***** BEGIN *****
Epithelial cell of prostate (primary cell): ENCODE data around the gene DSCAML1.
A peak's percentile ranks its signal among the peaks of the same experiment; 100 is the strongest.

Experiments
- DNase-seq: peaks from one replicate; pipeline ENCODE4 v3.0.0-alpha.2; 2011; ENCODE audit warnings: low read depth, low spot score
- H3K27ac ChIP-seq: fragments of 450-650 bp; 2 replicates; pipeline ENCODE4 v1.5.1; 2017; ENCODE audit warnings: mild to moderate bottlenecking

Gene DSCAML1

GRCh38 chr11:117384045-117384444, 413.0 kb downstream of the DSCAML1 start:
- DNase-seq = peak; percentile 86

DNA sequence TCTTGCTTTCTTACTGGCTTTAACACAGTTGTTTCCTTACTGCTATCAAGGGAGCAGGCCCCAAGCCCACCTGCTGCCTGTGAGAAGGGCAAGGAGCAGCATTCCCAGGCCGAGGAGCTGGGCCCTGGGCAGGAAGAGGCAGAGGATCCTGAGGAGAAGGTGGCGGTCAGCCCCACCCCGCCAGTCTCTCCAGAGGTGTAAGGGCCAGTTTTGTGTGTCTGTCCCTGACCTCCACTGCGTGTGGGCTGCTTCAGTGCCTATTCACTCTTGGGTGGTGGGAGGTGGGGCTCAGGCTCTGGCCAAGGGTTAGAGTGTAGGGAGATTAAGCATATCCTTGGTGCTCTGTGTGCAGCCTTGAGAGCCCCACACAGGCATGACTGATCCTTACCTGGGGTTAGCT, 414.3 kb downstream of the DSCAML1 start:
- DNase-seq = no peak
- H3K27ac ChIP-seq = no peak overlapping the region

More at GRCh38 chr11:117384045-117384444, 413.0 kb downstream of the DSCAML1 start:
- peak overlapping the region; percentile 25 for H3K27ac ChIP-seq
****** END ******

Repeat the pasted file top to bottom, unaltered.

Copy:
Epithelial cell of prostate (primary cell): ENCODE data around the gene DSCAML1.
A peak's percentile ranks its signal among the peaks of the same experiment; 100 is the strongest.

Experiments
- DNase-seq: peaks from one replicate; pipeline ENCODE4 v3.0.0-alpha.2; 2011; ENCODE audit warnings: low read depth, low spot score
- H3K27ac ChIP-seq: fragments of 450-650 bp; 2 replicates; pipeline ENCODE4 v1.5.1; 2017; ENCODE audit warnings: mild to moderate bottlenecking

Gene DSCAML1

GRCh38 chr11:117384045-117384444, 413.0 kb downstream of the DSCAML1 start:
- DNase-seq = peak; percentile 86

DNA sequence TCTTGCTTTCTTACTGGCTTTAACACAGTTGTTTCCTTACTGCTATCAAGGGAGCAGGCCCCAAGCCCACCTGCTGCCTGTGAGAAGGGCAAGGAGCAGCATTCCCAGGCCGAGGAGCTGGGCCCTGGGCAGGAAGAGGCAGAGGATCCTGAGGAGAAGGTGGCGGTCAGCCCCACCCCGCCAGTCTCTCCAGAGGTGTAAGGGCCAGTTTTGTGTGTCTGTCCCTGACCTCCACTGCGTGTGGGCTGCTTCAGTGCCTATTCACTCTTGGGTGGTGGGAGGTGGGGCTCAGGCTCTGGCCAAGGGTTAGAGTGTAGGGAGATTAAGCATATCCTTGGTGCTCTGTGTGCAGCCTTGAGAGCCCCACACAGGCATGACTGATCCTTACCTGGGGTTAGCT, 414.3 kb downstream of the DSCAML1 start:
- DNase-seq = no peak
- H3K27ac ChIP-seq = no peak overlapping the region

More at GRCh38 chr11:117384045-117384444, 413.0 kb downstream of the DSCAML1 start:
- peak overlapping the region; percentile 25 for H3K27ac ChIP-seq